Some spices such as saffron, sage, cardamom and chillies are known to have specific anti-depressant effects; while others work indirectly by improving the general health of the individual.

General effects of spices

Spices have the highest antioxidant activity of all food types including fruit and vegetables (American Journal of Clinical Nutrition 2006). Antioxidants are very important in countering free radical damage which can in turn aggravate or cause many degenerative diseases.

All chronic degenerative diseases are associated with free radical damage and an increased incidence of depression. Therefore preventing or treating them by eating antioxidant-rich foods like spices, will also help to reduce the incidence of depression.

For centuries, saffron has been used to treat depression in traditional Persian medical systems.

Recently several clinical trials have shown that this yellow spice is indeed as effective as many of our current anti-depressant drugs in treating mild to moderate depression.

The first of these was a double-blind placebo controlled trial where patients with depression were given 30mg of saffron extract daily for six weeks. By the end of this period depression in the treatment group had improved by a far greater extent than the placebo group.

In two other clinical trials depressed patients taking saffron were compared to those taking two commonly prescribed anti-depressant drugs, imipramine and fluexitine (Prozac). In both these trials saffron was found to be at least as effective as the two modern drugs. An important bonus was that no side effects were observed in the patients taking saffron.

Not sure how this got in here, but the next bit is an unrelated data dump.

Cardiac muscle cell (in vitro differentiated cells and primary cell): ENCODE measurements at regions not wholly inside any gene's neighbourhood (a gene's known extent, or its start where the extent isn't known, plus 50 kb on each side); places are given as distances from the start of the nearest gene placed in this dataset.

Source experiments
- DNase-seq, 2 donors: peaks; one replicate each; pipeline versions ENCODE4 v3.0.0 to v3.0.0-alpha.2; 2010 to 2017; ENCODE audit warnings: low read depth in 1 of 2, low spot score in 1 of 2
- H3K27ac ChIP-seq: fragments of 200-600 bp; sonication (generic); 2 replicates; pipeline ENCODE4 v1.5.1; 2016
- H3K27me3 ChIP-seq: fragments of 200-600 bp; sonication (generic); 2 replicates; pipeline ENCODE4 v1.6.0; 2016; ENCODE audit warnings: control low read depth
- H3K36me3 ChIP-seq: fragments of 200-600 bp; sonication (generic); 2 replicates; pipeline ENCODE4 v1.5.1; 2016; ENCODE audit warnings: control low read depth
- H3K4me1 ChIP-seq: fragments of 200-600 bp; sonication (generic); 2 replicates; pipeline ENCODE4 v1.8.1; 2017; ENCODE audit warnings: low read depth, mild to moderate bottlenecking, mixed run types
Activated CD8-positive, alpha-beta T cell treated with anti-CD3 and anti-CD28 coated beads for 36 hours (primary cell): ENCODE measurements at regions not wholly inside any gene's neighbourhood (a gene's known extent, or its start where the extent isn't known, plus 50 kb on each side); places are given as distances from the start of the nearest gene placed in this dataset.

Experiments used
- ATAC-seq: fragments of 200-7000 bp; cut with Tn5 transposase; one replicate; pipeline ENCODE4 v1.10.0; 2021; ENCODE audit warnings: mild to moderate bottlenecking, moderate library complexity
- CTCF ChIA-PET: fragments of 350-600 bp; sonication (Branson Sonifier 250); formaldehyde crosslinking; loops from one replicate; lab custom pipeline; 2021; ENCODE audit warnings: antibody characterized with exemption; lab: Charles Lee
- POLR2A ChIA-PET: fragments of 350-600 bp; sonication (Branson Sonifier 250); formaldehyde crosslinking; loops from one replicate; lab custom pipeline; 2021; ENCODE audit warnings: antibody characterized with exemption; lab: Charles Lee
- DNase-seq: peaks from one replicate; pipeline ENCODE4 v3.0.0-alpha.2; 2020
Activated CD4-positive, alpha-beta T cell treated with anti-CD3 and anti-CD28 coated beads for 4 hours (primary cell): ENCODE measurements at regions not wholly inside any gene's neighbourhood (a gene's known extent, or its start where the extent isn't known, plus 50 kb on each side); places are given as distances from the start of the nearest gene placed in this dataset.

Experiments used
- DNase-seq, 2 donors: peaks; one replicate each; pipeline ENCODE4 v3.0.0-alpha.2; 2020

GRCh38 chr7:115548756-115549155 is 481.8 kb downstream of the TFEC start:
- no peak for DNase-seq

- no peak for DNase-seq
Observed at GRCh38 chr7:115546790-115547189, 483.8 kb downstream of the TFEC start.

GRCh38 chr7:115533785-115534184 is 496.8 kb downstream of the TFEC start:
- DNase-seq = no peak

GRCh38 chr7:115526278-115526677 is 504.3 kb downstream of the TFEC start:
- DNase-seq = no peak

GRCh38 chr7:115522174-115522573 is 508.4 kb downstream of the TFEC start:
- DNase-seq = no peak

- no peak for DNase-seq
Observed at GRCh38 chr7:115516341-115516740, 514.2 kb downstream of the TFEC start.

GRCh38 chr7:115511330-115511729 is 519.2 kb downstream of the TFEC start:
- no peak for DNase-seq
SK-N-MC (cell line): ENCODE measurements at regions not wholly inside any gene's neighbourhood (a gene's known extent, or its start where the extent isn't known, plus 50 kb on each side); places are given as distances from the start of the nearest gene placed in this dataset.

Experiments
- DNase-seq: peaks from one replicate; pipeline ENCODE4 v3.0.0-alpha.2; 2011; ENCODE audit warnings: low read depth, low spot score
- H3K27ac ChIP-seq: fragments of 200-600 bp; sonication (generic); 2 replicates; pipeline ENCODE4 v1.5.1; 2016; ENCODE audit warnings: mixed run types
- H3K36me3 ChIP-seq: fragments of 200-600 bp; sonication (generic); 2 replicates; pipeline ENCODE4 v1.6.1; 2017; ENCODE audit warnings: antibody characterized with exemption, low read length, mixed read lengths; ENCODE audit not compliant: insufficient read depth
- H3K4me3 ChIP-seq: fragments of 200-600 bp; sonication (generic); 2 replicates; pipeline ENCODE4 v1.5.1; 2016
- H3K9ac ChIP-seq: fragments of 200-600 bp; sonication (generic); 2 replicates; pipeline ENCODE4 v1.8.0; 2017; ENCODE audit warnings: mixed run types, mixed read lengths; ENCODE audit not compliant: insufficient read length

Chillies also have mood elevating effects. They work by stimulating a specific type of pain receptor (called TRPV1) on sensory nerve endings. When these nerves are stimulated they signal the brain to release chemicals called endorphins. Endorphins, in turn, stimulate the release of the brain chemical, dopamine which in turn acts as a mood elevator and relieves depression.

Many modern antidepressant drugs also work by increasing levels of dopamine in the brain.

A double blind placebo controlled trial has shown that sage reduces anxiety and elevates mood. It has been known for several years that compounds in this spice work by inhibiting cholinesterase, an enzyme that is intimately involved in the transmission of signals across nerve synapses.
Sage has the added benefit of improving memory.

Cardamom has been used by traditional Ayurvedic practitioners to treat depression in India for thousands of years. Although there are no clinical trials to back up the use of this spice to treat depression there are biochemical reasons that give an indication as to why it is effective.

As with other organs the brain is subject to toxins, free radical damage and other environmental and genetic insults. Aging and damage caused by environmental agents can aggravate a propensity to develop depression. However this susceptibility can be reduced by using one or more of those spices known to have anti-depressive properties. In addition the diet should include a variety of other spices most of which contain neuro-protective phytonutrients; some of which may also have yet-to-be-discovered mood-elevating properties.

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